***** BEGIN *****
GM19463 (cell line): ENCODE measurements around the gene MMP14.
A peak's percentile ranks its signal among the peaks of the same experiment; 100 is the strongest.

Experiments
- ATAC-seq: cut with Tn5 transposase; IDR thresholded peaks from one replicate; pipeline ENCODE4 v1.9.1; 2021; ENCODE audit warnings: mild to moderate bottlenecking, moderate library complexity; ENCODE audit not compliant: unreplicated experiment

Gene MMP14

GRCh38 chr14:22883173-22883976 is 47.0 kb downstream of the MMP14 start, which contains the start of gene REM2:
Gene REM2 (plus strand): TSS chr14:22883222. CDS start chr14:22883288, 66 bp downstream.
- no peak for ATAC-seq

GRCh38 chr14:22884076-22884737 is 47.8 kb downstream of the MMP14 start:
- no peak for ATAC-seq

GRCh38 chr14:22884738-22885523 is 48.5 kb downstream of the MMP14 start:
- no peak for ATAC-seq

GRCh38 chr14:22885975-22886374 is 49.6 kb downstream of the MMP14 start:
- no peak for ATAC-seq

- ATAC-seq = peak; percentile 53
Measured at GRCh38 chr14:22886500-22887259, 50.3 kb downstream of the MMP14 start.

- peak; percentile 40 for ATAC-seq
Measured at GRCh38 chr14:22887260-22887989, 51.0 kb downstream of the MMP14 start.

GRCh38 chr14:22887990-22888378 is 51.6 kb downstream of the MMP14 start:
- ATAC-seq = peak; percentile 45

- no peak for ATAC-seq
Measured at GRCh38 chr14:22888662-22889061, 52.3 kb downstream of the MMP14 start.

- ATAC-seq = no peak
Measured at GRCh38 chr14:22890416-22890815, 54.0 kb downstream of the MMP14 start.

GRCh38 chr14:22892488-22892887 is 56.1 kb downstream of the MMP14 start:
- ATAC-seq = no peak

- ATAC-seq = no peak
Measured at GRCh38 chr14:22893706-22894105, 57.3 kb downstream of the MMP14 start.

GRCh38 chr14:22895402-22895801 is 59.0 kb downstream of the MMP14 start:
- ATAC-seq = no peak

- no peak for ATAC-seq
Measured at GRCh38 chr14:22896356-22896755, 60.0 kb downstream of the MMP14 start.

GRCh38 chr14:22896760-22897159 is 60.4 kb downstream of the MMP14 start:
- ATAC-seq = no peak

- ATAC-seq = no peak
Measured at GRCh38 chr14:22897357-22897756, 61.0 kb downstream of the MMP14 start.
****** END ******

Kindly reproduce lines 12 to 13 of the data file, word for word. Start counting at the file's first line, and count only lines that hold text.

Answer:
- no peak for ATAC-seq

GRCh38 chr14:22885975-22886374 is 49.6 kb downstream of the MMP14 start: